by Diana Bocco
When it comes to helping those dealing with blindness and vision problems, dogs fill a very particular role. For starters, they are not meant to replace a cane, according to Gerald Brenninkmeyer, Director of Canine Development at Guiding Eyes for the Blind.
“Canes are used to detect things,” Brenninkmeyer says. “They locate everything in your path – both things that may be helpful and all the things you don’t want.”
The problem is that a cane will not help you find the door of your favorite restaurant or avoid the car turning in front of you because they didn’t want to yield to a pedestrian, says Brenninkmeyer. A guiding eyes dog, on the other hand, can help make daily life easier and safer.
“Once the handler and dog understand each other, typically they are able to travel faster and more fluidly,” Brenninkmeyer explains.
The role of a guide dog is a lot more comprehensive: not only are guide dogs excellent companions, but they can also help their owners avoid obstacles when they’re out.
“For example, the dog will correct a handler’s veer in a street crossing or on the sidewalk and will learn a lot of the handler’s routines,” Brenninkmeyer explains.
An Early Start
When it comes to picking the perfect guide dog, not all breeds are the same. Guiding Eyes for the Blind works primarily with Labradors and some German shepherds.
“We need an overall resilient dog who can take on the challenges of being a guide,” Brenninkmeyer says. “Both these breeds are great for the work.”
According to Brenninkmeyer, training starts as early as five weeks of age at their facility, but continues with their “puppy raisers,” volunteers who agree to take on the dogs and raise them from the age of eight weeks. It’s up to them to teach the dogs basic obedience skills and house manners, and make sure the dogs become well socialized and able to adapt to any environment.
“They lay the foundation so our guiding eyes instructors can focus on the guide dog training when the dog leaves the raiser’s home,” Brenninkmeyer explains.
Once the dogs are ready for their formal training, they start working with an instructor.
“Training starts with a lot of fun targeting behaviors and clicker work,” Brenninkmeyer says. “The whole process takes up to five months.”
The training itself keeps going until the dogs are matched with someone – at which time the instructors start working with the students (future dog owners) as well.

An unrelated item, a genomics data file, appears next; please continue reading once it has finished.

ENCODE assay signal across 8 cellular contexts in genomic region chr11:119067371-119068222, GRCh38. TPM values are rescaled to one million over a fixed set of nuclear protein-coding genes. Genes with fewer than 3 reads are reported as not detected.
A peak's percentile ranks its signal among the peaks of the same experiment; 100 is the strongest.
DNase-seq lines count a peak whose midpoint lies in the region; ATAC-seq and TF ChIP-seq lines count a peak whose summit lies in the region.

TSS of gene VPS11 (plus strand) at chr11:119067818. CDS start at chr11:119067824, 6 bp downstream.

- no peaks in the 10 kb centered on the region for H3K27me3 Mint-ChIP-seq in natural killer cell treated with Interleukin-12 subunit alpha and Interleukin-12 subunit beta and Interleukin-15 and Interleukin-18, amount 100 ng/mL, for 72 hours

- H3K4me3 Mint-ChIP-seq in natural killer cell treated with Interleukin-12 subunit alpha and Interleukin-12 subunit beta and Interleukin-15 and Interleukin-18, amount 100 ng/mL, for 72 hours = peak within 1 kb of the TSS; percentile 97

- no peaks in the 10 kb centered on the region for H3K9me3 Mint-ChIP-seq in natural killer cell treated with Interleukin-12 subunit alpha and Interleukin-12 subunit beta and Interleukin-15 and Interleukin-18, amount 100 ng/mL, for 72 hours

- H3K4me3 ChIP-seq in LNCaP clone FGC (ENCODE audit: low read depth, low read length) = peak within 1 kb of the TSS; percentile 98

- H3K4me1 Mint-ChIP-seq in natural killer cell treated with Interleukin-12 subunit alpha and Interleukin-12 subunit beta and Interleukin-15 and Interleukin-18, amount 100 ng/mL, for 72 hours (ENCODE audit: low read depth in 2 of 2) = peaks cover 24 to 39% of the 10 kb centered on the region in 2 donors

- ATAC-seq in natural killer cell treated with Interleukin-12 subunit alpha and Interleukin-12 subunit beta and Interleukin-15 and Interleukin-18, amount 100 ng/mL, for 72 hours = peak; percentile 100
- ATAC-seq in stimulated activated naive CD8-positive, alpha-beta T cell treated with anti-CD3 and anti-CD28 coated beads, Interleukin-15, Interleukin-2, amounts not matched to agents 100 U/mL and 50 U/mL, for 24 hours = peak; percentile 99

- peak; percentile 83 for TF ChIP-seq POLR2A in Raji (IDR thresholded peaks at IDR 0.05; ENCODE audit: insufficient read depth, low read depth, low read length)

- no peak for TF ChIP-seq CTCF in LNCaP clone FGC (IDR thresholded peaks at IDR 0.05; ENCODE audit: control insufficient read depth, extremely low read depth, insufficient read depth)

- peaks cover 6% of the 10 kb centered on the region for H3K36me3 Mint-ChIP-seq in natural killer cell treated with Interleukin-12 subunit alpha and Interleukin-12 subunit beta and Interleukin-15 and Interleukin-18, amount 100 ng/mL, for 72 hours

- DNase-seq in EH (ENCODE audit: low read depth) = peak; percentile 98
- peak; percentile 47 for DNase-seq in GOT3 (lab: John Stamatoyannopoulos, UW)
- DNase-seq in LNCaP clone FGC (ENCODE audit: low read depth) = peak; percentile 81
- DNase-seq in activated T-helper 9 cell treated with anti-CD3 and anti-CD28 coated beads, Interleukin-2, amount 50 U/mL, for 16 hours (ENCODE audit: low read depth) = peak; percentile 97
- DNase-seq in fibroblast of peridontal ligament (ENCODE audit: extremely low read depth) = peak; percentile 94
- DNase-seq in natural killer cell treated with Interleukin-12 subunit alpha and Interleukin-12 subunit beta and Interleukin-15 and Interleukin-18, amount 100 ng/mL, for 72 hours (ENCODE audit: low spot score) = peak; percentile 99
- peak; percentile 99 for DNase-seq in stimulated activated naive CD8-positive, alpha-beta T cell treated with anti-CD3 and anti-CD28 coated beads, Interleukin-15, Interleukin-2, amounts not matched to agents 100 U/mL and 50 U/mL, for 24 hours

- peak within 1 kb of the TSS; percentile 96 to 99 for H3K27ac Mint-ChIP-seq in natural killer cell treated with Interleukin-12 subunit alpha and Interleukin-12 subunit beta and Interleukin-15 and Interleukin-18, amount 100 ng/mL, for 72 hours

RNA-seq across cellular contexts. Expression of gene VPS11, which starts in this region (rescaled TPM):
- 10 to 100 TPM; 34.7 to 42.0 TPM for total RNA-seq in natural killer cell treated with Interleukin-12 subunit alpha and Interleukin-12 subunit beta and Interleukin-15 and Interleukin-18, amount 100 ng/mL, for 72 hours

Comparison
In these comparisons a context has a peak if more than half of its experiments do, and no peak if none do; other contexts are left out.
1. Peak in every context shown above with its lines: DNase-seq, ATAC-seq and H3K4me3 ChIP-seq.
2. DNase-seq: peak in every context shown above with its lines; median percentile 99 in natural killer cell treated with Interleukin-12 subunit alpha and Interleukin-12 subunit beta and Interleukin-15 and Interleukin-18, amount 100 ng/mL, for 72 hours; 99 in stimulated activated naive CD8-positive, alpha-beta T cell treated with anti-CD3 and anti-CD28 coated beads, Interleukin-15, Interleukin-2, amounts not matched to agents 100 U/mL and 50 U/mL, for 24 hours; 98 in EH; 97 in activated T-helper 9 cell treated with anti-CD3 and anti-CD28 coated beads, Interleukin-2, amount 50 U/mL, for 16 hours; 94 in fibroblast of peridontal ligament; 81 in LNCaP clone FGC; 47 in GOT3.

“The students live at our Yorktown Heights, NY campus for three weeks,” Brenninkmeyer explains. “There, they can focus on learning how to work with their new partner; we have to take into account how fast the person walks, how much pull in the harness they like, the environment where the dog will work, and many other variables.”
What Guide Dogs Really Do
Guide dogs are trained to do more than just perform tasks. In fact, according to Brenninkmeyer they are trained to fit in seamlessly into a blind/visually impaired person’s life.
“The dogs need to learn the guide dog aspect: avoid obstacles, indicate changes in elevation, cross streets, avoid traffic, locate familiar targets such as stairs, elevators and escalators.”
In addition, dogs need to learn to navigate different environments – whether that means distracting noisy city life or rural environments. But perhaps one of the most important – and most tricky – things a guide dog must learn is to disobey a command that could put their owners at risk.
This is known as intelligence disobedience.
“For example, forward does not always mean forward, it means forward only when it is safe to do so,” Brenninkmeyer explains. “We need to train our dogs to take other variables, like traffic or drop offs into account, otherwise the teams would not be safe.”
When asked about a particular success story he can share, Brenninkmeyer points out that all their teams (team meaning a dog and owner) are successful.
“We have around 1000 active teams out there doing amazing things,” Brenninkmeyer says. “By the end of the first week they are traveling almost independently in a city that they have never been to before; it takes a lot of courage.”
And the proof of their success is, without a doubt, seeing new owners experience the world around them in a new way.
“Next time you are in a city, stop midblock, close your eyes, listen to the sounds, and now try to imagine navigating that world with a guide dog,” Brenninkmeyer says.